Everyday Encounters with Disability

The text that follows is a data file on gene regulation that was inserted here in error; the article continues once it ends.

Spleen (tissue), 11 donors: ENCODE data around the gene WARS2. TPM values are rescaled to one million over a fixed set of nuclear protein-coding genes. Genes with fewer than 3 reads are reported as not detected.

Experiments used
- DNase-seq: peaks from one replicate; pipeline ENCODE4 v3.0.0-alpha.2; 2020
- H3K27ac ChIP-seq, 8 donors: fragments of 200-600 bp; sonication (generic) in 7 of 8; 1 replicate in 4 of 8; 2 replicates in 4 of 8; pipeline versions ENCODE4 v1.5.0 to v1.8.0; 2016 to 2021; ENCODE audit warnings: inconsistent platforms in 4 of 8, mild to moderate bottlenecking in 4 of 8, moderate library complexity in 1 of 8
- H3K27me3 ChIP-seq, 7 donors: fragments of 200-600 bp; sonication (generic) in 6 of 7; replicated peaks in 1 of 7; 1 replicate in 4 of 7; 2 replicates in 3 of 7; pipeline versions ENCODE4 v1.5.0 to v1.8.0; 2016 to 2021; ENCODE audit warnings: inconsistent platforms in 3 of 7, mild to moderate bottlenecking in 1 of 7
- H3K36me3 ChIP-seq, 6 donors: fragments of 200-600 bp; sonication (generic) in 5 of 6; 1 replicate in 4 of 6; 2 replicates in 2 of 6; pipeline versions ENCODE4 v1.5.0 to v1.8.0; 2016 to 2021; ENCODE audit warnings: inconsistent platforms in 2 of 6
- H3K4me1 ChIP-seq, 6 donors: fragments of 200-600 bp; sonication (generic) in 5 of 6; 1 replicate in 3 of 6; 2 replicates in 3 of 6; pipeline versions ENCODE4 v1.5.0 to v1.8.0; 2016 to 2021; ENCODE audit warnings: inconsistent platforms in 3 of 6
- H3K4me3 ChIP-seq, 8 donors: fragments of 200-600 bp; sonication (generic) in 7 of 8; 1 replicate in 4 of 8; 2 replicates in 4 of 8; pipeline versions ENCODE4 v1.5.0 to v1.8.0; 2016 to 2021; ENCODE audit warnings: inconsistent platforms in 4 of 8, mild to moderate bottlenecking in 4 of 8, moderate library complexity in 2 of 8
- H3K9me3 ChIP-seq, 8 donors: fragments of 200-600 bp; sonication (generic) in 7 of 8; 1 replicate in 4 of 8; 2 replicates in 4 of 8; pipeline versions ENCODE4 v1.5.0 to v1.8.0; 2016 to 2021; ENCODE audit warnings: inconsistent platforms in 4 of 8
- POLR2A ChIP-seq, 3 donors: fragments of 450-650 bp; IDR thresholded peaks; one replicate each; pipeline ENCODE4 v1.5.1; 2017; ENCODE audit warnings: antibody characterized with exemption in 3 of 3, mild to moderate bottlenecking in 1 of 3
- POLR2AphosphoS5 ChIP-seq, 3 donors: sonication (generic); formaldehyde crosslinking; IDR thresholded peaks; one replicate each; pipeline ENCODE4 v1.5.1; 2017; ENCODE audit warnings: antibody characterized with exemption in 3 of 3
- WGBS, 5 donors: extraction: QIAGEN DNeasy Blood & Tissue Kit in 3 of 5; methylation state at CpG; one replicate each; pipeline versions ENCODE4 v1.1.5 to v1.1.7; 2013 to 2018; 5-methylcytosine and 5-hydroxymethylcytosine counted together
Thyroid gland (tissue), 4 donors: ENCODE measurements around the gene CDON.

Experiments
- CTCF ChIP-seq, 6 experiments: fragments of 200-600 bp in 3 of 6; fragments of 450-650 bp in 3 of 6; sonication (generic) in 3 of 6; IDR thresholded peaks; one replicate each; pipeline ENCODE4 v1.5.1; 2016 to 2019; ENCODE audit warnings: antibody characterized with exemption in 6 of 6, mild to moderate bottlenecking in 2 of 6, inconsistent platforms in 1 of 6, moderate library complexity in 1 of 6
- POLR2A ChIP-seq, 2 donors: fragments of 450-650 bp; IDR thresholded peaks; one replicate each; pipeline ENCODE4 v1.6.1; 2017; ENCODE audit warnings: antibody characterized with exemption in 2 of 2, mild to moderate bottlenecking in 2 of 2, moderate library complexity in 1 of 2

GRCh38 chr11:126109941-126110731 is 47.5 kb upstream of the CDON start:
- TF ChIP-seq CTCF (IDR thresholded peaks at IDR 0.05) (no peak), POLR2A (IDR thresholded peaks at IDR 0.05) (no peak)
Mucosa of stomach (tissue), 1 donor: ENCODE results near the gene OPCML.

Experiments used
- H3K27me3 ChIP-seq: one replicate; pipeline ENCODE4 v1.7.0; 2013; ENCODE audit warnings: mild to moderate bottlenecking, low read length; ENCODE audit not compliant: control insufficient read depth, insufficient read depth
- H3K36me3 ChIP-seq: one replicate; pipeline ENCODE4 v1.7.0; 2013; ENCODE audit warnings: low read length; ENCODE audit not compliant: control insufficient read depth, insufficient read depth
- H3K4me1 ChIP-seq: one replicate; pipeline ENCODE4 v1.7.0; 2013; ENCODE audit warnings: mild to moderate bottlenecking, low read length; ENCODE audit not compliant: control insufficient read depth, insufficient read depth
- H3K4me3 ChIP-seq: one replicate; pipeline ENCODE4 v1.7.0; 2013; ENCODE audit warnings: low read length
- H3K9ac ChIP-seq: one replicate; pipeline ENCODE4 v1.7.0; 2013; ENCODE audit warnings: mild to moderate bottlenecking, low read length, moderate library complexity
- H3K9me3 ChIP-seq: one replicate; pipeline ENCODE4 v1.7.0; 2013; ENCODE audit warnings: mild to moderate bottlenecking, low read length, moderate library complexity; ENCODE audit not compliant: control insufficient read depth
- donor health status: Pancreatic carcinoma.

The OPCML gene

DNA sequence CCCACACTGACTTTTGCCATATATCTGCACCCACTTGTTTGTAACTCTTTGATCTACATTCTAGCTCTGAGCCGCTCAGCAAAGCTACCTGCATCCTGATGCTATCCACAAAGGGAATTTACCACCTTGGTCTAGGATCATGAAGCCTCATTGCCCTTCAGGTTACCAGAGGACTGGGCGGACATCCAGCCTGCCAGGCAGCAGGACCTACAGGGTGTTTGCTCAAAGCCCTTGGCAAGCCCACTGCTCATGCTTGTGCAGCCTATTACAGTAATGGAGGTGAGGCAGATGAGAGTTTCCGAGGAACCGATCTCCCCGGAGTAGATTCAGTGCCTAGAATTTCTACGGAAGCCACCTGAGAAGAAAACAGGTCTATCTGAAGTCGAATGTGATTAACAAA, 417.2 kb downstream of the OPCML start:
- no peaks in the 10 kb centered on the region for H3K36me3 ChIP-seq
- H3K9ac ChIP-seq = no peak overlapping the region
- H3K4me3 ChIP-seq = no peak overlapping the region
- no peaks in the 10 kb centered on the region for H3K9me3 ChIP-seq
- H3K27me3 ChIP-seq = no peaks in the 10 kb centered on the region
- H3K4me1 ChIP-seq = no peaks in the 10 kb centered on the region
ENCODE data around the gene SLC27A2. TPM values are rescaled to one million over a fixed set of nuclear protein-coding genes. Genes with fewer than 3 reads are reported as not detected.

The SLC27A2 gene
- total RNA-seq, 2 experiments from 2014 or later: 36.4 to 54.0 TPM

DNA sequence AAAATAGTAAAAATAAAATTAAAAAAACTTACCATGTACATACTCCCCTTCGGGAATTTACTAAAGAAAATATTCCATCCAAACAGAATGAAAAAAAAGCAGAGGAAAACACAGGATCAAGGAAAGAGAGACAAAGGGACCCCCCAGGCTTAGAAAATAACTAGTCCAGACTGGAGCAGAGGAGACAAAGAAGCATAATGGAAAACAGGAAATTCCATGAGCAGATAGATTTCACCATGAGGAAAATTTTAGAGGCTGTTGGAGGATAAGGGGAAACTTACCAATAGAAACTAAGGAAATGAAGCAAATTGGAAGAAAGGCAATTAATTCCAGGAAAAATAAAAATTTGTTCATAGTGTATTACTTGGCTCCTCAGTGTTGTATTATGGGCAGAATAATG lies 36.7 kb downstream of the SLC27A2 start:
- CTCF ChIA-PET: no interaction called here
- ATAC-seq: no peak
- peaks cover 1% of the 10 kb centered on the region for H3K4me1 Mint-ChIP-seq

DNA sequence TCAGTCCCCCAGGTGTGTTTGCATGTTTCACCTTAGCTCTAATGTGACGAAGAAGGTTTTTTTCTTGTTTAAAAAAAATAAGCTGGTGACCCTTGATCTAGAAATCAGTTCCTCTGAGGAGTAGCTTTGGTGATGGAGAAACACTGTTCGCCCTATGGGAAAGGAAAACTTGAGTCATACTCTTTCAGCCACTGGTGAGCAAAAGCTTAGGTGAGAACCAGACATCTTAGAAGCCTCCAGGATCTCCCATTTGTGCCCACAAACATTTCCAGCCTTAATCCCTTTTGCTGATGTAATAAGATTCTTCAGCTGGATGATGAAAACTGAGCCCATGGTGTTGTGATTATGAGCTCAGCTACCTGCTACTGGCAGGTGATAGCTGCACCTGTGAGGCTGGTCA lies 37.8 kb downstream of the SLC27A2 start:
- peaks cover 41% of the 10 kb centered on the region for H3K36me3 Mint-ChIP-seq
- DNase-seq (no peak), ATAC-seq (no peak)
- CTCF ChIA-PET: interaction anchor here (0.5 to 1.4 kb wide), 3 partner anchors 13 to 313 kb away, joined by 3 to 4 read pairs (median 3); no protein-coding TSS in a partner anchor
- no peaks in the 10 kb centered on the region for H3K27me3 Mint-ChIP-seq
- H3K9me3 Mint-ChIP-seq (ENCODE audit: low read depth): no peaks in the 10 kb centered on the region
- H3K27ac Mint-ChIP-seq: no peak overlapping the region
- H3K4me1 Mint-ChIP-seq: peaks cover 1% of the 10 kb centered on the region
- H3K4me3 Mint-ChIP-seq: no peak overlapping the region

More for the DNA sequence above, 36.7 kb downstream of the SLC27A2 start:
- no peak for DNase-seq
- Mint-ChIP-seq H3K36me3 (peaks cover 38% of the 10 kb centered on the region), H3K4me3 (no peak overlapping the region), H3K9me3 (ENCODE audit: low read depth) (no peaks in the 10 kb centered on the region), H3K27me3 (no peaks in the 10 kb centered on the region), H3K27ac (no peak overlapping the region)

This chapter explores the processes of inquiry through which pregnant women and their relatives interpreted the diagnosis they received when a fetus was labeled abnormal. When abortion decisions were made, the chapter shows, they were based on experiential and embodied forms of knowledge of the social and economic implications of childhood disability. In a social setting where welfare provisioning is practically nonexistent, responsibility for a disabled child places enormous social and economic demands on parents. In addition to problems of care, childhood disability raises moral problems: since full personhood is held to depend on the individual's ability to contribute to the collective and take part in everyday practices of reciprocity and exchange, the personhood of disabled children can never be taken for granted. This brings parents’ personhood into question too; a defective child body, the chapter shows, places parents in a situation of deep moral vulnerability, rendering them unable to attain the full social belonging that the parenting of a nondisabled child would have granted them.
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